Are they deliberately trying to wind me up here? It is nonsense from start to finish. The challenge in the Lords is a whipped party vote in a chamber in which no single party has overall control. The crossbenchers barely turn up enough to actually count. Indeed, if this is the model they are seeking to replicate in the House of Commons, it would be an absolute scandal. It would mean turnout amongst MPs would plummet, the government would be held to less account – not more – and yet we would continue to pay them their salary (which, under their proposal to make MPs’ pay awards independent, would mean we end up shelling out even more, as Will Howells points out).

If the party whips system did not exist, we would have to invent it. 99% of the time, the whipping system is entirely benign. It is about making sure MPs vote according to the party line so they can afford to specialise and not have to focus on the minutiae of every single debate. It is about ensuring that if an MP has to be away from the chamber at any given time, then the overall political balance in the chamber can be maintained. Occasionally, very occasionally, it can lead to strong arming and even outright violence – mainly because we have a two-party model that is rooted in the idea that the government cannot afford to ever lose a vote on the Commons floor. If we had a politically balanced House of Commons, we’d see more defeats but I doubt we’d see much more in terms of rebellions. Again, MPs are, if anything, more rebellious than Lords. Could it be that they tend to vote along the party line not because whips hold some kind of terror over them but because they perceive the system is in their long term interests?

If we didn’t have party whips, we would still have a similar system of you-scratch-my-back-I’ll-scratch-mine. In place of parties would be informal relationships between individuals. The key difference will be that the conspirators will not be accountable to a common manifesto and it will be far more opaque than what we have at present. If I vote for a Labour, Tory or Lib Dem MP I have a fair idea of what I’m getting. How many people knew in 1997 that when they voted for Martin Bell they were getting an opponent of gay rights, for example?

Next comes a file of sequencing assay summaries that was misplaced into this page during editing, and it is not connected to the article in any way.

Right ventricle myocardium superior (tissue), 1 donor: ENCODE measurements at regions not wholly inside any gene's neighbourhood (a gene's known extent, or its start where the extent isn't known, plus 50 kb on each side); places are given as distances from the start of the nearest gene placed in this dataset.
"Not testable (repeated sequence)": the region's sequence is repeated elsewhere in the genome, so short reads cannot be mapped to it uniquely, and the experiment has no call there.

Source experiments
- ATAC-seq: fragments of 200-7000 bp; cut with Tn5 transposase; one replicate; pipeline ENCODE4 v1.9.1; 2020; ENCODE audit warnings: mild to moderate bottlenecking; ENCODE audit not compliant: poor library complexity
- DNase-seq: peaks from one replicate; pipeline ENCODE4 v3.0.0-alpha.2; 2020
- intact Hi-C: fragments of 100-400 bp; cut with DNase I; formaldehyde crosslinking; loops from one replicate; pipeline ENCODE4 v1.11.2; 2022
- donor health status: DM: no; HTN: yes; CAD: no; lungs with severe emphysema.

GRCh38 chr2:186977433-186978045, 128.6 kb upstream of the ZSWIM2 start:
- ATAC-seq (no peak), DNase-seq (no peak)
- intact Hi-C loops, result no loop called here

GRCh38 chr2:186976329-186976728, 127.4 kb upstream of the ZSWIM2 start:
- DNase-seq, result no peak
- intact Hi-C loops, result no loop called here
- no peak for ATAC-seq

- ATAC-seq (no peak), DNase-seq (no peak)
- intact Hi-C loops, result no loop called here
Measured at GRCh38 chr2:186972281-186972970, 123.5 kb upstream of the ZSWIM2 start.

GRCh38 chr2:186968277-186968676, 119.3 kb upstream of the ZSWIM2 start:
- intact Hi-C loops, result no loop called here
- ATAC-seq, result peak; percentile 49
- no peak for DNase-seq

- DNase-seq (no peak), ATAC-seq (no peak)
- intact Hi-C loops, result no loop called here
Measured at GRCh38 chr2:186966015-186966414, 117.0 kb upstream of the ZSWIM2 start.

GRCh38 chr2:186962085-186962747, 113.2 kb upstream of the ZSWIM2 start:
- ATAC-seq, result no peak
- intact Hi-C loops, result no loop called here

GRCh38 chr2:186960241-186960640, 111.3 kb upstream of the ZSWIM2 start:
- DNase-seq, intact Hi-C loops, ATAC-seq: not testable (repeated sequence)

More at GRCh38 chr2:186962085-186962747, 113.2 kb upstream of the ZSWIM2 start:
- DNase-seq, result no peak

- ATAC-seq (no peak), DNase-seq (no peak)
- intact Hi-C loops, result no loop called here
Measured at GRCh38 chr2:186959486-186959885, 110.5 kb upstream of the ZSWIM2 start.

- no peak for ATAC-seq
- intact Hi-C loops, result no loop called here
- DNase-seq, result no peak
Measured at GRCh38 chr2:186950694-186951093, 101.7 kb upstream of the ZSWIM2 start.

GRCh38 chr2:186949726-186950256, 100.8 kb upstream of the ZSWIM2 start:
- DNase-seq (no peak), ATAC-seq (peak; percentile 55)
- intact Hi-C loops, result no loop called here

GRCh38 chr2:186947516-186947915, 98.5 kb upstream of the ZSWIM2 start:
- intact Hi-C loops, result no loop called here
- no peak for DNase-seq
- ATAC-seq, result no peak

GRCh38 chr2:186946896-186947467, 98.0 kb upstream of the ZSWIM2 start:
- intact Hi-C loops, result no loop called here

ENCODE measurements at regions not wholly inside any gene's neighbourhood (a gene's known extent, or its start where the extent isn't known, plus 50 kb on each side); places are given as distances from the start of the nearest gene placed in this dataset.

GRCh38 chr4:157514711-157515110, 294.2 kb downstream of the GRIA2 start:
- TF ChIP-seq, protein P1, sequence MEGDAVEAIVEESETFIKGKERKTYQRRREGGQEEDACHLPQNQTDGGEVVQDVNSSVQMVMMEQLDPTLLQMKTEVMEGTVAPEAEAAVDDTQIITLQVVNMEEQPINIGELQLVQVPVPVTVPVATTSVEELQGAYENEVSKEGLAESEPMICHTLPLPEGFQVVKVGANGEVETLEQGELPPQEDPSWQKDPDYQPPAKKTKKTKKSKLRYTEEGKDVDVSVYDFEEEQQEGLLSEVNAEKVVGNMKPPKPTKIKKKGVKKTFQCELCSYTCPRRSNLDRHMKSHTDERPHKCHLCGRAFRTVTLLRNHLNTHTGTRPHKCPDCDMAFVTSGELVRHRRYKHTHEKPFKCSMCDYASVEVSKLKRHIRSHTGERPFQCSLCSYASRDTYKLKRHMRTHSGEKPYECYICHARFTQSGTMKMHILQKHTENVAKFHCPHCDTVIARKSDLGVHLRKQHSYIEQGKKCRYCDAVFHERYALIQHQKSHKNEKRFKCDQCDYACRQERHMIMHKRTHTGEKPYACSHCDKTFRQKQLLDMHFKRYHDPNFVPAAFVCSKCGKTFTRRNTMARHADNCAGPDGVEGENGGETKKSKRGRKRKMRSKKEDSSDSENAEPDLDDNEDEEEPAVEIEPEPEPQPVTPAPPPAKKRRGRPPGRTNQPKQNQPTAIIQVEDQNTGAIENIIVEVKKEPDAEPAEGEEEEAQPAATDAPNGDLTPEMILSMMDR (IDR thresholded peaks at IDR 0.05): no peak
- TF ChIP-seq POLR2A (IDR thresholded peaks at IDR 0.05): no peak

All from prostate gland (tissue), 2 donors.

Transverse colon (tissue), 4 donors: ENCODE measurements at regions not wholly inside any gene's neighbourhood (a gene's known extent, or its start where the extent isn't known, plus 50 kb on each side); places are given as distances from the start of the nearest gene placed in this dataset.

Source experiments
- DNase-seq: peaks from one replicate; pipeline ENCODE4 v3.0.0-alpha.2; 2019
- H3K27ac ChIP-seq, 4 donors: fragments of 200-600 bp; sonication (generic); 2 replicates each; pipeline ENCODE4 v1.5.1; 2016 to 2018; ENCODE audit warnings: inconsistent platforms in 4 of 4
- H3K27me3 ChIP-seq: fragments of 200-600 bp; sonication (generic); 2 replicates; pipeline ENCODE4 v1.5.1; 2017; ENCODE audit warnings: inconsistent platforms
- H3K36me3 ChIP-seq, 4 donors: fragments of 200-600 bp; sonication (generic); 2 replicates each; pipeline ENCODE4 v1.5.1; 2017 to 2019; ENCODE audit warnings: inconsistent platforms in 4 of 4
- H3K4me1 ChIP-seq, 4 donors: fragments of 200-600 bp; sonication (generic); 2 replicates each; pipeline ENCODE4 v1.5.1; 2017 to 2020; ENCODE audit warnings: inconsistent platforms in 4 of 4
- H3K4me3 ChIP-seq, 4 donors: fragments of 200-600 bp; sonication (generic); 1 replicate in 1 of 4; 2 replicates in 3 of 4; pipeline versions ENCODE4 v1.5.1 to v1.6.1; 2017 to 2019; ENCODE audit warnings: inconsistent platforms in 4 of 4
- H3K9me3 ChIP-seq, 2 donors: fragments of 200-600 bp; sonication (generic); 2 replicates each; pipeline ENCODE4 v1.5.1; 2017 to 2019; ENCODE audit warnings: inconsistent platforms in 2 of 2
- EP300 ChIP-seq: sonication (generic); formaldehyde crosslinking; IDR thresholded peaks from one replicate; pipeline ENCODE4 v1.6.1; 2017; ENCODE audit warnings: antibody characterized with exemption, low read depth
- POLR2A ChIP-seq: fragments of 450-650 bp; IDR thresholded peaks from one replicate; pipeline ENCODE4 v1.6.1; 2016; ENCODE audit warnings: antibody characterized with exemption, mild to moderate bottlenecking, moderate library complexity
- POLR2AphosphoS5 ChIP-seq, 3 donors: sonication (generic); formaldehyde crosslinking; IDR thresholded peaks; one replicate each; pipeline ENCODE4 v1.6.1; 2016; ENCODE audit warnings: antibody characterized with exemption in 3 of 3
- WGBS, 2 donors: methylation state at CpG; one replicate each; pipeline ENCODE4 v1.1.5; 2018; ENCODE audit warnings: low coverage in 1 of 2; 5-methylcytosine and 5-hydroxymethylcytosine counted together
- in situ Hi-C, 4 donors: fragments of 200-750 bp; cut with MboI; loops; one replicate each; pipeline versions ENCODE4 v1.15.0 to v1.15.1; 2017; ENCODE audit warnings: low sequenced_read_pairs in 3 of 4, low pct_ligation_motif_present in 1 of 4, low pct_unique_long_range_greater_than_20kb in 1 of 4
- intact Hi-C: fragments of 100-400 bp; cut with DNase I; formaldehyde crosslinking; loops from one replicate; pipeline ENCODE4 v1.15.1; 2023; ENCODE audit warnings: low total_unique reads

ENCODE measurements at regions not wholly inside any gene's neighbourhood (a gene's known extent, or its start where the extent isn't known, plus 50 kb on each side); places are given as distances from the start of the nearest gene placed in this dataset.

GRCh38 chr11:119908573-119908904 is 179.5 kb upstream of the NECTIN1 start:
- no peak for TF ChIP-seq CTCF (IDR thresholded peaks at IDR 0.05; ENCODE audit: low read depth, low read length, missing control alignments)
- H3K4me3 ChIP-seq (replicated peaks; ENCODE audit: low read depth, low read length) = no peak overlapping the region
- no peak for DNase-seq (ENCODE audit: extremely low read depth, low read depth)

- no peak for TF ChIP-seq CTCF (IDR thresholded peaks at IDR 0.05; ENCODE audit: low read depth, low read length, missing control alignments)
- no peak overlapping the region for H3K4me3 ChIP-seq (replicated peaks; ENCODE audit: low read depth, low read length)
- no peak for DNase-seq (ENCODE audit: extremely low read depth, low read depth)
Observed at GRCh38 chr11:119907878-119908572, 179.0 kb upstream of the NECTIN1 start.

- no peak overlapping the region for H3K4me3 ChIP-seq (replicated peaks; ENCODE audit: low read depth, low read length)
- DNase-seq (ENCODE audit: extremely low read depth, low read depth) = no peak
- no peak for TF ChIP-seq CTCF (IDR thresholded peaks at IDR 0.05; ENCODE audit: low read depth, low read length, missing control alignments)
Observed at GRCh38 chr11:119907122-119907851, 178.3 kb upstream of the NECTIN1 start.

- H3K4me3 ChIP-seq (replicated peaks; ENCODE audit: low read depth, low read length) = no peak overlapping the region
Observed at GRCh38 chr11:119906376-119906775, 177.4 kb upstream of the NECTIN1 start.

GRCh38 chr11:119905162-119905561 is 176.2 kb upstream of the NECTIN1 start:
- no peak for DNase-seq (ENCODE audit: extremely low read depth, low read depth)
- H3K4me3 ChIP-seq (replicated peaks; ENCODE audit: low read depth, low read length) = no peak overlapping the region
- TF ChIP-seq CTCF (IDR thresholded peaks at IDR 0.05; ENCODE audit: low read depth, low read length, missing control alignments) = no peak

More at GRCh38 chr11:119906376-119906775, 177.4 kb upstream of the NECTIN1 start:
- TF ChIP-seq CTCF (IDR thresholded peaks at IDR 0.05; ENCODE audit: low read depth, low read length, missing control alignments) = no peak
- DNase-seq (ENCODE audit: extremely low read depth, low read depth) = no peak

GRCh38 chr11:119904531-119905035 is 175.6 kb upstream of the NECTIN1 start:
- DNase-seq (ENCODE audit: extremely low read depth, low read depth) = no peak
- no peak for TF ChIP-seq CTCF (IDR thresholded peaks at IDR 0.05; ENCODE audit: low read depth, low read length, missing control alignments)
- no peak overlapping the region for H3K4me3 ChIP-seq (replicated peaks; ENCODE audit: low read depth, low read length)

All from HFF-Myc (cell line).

I want Jury Team to make a real go of it, in a way that Your Party never did, not because I think it is a good idea but because I think it is a terrible one. In many respects I’d love to be proven wrong. I’d love to be sitting here, in 20 years time, as an Independent MP cringing at the thought of how I bought into all that party nonsense. But the truth is I suspect it will fizzle out within twelve months, just as all similar attempts have done so – not because of an evil hegemonic political system with an agenda to stop anyone from trying something new, but because it is a fundamentally bad idea based on an exaggerated fixation on the importance of the individual over and above the need for collective action. We will see.

3 thoughts on “In defence of whips

  1. As a “mould-breaker” I’d like to see new parties emerge which really challenged the system as that’s something we consistently fail to do.

    However like you I can see this being YourParty for 2010.

    Or Rodney Hylton-Potts who won that weird Pop Idol pick a candidate style programme. He polled 155 votes more than me in Folkestone (and I wasn’t a candidate!)

    The alternative to the whipping system is to have something like the US House with all the pork-barrel politics that go with that institution.

  2. I have looked at the article, and I cannot say it is unbelievably bad, because the main problem with it is that it is very, very bad, but believable – I would guess a massive majority of the population would think it sensible comment. I would hope someone like Andreas Whittam-Smith, who I had previously assumed to be a sensible, and intelligent man who is well-informed about public affairs would be in the minority who could see through rubbish like this, but if he can’t you can be quite sure the ordinary person on the street can’t.